thanks for the articles, sometimes it does seem that lyrics and melody are first class citizens while everything else is treated as very secondary, it's strange to me as so many songs would be so much worse if you took out the specific drum/bass/keys parts that make them great, and yet the drummer/keys/bass player is usually not going to benefit from royalties etc. Biggest case for me was the huge legal battle about "A Whiter shade of pale", I mean, take out the organ half the song is gone, and yet they had to go to court for a long time to solve that...
 
All this talk made me try to figure things out looking at the actual law, for example here in Canada

http://laws-lois.justice.gc.ca/eng/acts/C-42/page-9.html#h-9

nowhere in there I see any exceptions based on melody vs rhythm, it just talks about performance/performer, and "fixing" the performance by recording, which is/should be the same as transcribing I would think.

Note the Copyright Act talks about "performer's performance or substantial portion thereof", this is likely why it'd be impossible to copyright a groove or a fill that appear in a song, since they are way too short and a small portion of the song, but a complete transcription of a full song to me seems like it'd be infringing regardless of the instrument in question and you'd need to get "synchronization and transcription rights" from the copyright holder to be able to publish a transcription anywhere (whether or not it's for commercial use)
 

DrumEatDrum

Platinum Member
All this talk made me try to figure things out looking at the actual law, for example here in Canada

http://laws-lois.justice.gc.ca/eng/acts/C-42/page-9.html#h-9

nowhere in there I see any exceptions based on melody vs rhythm, it just talks about performance/performer, and "fixing" the performance by recording, which is/should be the same as transcribing I would think.

Note the Copyright Act talks about "performer's performance or substantial portion thereof", this is likely why it'd be impossible to copyright a groove or a fill that appear in a song, since they are way too short and a small portion of the song, but a complete transcription of a full song to me seems like it'd be infringing regardless of the instrument in question and you'd need to get "synchronization and transcription rights" from the copyright holder to be able to publish a transcription anywhere (whether or not it's for commercial use)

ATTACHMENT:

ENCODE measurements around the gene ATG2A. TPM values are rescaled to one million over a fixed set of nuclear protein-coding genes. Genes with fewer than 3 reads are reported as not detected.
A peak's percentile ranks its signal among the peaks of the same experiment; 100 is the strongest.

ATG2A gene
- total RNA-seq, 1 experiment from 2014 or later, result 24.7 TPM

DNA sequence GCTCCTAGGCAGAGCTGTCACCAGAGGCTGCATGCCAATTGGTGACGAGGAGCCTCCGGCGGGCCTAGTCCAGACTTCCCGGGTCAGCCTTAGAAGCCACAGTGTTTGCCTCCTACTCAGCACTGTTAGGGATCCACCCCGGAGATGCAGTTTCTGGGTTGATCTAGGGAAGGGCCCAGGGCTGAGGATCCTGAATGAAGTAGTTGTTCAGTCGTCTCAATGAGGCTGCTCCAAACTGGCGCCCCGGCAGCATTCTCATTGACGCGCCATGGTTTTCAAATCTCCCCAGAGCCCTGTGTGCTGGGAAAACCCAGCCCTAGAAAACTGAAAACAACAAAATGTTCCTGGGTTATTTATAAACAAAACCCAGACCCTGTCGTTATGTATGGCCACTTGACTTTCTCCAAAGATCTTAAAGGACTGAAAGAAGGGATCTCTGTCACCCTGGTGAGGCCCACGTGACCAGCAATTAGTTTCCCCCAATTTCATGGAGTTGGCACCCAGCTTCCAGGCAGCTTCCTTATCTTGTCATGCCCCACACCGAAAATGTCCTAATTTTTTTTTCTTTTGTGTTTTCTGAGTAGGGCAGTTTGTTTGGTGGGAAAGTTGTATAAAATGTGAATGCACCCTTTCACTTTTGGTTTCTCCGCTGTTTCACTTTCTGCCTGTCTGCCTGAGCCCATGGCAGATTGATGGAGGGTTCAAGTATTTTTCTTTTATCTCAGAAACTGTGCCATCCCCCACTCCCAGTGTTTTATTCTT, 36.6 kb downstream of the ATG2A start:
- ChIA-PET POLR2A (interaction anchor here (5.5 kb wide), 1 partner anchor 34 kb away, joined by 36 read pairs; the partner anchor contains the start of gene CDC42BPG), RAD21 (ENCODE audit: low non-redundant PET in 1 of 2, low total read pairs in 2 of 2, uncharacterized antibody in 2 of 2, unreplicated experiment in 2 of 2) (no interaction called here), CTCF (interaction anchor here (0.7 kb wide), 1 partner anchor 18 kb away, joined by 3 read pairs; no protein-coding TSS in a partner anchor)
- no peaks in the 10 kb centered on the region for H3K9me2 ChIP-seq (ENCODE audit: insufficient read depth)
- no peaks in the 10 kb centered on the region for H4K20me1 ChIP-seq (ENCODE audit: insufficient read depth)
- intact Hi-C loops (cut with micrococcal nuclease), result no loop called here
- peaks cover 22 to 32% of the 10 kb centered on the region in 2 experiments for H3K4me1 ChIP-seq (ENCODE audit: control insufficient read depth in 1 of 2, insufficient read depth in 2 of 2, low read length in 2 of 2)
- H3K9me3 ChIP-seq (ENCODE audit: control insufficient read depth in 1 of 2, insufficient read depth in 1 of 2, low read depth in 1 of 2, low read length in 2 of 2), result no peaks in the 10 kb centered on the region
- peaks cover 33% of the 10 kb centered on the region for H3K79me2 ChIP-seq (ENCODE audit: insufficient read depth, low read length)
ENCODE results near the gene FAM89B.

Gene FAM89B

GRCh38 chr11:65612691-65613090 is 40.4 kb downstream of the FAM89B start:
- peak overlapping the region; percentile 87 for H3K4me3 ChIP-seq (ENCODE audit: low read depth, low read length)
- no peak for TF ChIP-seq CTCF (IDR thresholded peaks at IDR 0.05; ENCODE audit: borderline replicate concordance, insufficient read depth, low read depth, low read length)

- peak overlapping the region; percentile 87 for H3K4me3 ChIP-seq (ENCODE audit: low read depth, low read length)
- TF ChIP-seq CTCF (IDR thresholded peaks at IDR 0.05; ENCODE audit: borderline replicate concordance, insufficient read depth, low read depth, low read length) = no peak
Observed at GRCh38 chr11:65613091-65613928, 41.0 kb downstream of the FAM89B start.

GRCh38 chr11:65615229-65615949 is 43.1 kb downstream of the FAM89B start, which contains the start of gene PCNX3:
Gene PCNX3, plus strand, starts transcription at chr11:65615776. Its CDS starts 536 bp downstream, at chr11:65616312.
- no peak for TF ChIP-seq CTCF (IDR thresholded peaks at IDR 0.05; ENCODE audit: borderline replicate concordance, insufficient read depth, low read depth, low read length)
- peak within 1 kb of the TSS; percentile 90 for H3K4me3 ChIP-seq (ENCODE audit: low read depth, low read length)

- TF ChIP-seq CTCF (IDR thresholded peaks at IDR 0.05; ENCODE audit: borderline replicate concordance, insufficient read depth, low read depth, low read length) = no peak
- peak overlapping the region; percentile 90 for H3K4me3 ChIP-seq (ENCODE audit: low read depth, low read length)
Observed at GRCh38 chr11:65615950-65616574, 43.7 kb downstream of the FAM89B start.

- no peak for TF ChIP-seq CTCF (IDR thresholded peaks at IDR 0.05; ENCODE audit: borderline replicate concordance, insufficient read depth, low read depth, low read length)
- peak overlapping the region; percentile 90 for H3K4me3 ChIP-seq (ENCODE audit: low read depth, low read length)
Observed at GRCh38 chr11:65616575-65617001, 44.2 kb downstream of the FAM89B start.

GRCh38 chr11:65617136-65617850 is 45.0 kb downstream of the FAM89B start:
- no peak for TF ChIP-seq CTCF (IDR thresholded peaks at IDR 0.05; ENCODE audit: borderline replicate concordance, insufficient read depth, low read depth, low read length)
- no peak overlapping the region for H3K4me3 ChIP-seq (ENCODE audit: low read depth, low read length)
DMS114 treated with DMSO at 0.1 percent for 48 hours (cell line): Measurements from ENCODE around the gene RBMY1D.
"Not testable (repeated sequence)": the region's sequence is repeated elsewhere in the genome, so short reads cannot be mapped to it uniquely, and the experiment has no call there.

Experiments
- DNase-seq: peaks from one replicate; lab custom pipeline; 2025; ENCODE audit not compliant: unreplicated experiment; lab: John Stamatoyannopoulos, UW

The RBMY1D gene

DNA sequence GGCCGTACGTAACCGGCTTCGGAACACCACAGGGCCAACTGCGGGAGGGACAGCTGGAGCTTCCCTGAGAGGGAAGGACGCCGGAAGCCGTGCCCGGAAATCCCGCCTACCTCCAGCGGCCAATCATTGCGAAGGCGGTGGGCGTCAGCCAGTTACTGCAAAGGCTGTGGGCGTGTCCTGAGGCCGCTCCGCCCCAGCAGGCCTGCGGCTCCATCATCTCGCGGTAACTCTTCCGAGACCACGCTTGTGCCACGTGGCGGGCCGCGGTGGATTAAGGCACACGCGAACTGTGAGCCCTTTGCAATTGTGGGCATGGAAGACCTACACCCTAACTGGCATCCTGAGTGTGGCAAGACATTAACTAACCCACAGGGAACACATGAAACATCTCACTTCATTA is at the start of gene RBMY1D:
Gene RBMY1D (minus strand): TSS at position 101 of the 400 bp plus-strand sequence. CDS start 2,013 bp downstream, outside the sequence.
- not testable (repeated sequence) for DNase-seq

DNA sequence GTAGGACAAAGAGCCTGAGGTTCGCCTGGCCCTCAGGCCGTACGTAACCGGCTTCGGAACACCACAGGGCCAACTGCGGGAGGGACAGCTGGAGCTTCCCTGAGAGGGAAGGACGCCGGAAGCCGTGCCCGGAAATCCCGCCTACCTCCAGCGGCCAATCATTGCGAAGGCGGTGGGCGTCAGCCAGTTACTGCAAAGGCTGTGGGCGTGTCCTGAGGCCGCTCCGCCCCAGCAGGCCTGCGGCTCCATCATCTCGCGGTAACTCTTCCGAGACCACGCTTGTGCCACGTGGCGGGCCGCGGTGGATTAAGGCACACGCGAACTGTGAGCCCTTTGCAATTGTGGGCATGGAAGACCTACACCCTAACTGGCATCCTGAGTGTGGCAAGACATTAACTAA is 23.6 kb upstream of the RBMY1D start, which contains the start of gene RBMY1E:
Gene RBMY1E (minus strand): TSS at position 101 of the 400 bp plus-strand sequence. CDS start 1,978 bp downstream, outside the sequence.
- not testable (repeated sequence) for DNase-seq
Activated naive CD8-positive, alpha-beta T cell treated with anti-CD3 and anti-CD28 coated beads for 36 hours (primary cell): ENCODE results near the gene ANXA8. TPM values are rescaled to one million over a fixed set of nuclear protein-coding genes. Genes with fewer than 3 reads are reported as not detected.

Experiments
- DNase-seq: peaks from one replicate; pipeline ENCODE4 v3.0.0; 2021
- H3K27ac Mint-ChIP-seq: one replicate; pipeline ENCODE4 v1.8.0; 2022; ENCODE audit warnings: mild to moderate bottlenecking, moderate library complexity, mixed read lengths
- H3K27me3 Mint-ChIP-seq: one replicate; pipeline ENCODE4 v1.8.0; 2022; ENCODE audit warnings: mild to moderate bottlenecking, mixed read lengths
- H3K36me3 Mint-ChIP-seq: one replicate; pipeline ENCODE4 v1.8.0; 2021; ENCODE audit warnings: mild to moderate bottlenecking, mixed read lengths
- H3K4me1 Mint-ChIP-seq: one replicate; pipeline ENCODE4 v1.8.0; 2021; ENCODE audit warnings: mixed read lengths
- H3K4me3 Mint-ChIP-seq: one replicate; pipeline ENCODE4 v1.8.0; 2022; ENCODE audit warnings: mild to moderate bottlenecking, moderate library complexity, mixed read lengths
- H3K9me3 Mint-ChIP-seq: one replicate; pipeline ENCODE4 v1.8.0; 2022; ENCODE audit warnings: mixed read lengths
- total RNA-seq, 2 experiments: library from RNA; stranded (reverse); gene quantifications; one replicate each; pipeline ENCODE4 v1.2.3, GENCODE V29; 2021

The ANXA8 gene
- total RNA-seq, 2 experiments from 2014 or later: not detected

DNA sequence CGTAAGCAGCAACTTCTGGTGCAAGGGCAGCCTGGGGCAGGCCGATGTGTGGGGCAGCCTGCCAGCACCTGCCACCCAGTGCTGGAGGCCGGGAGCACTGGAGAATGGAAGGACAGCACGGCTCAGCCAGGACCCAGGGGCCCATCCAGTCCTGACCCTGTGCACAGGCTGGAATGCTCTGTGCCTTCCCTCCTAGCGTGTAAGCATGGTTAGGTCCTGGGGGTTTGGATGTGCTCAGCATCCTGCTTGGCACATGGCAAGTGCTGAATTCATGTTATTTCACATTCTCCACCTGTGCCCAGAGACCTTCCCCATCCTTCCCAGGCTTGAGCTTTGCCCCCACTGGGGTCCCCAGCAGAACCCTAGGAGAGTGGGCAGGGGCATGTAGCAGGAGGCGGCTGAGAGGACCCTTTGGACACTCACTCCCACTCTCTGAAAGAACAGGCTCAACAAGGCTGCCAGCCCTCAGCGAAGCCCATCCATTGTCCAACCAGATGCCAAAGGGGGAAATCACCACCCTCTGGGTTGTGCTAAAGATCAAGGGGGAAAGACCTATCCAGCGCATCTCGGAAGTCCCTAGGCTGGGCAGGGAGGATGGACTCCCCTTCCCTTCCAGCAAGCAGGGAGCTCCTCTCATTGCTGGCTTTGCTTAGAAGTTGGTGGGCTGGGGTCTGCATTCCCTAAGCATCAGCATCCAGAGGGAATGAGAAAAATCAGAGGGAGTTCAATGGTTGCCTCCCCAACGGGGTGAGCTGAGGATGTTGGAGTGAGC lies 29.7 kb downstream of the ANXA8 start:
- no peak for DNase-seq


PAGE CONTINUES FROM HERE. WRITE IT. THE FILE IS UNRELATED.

That is talking about the performance. If you record yourself playing drums, that recording can by copyrighted.

So if you record a drum track, put it on an album, and copyrighted the album, that performance of you playing falls under the law.

So if the next person comes along, buys your album, over dubs music on to it, and puts it out, then you would have a case under the "performer's performance" issue. This is what the Clyde Stubfield case is about. Although notice, even though it's clear he is being used, he's having a difficult time collecting any money or getting any credit.

But if someone else recorded themselves playing the same drum patterns, you would have no case, as it was not your performance.

A case in point:
The drums for "Stupid Girl" by Garbage
http://www.youtube.com/watch?v=1HBxUWSxcq8

Is the same beat as The Clash "A Train In Vain"
http://www.youtube.com/watch?v=0hDeEIHlvwI

But it is not just the same drum beat, it's same actual drum track. And if you look in the liner notes for the Garbage album, the members of the Clash are credited (and get paid) because Garbage used the actual performance from the Clash song.

But the beat itself? It's beat #2 in Carmine Appice's Realistic Rock book, which came out in 1972. It's also been used on hundreds of different rock songs. It is also written on out in hundreds of different instructional books. But Garbage doesn't have to credit Carmine or anyone else, because the beat itself is not a copyright. Only the performance of said beat.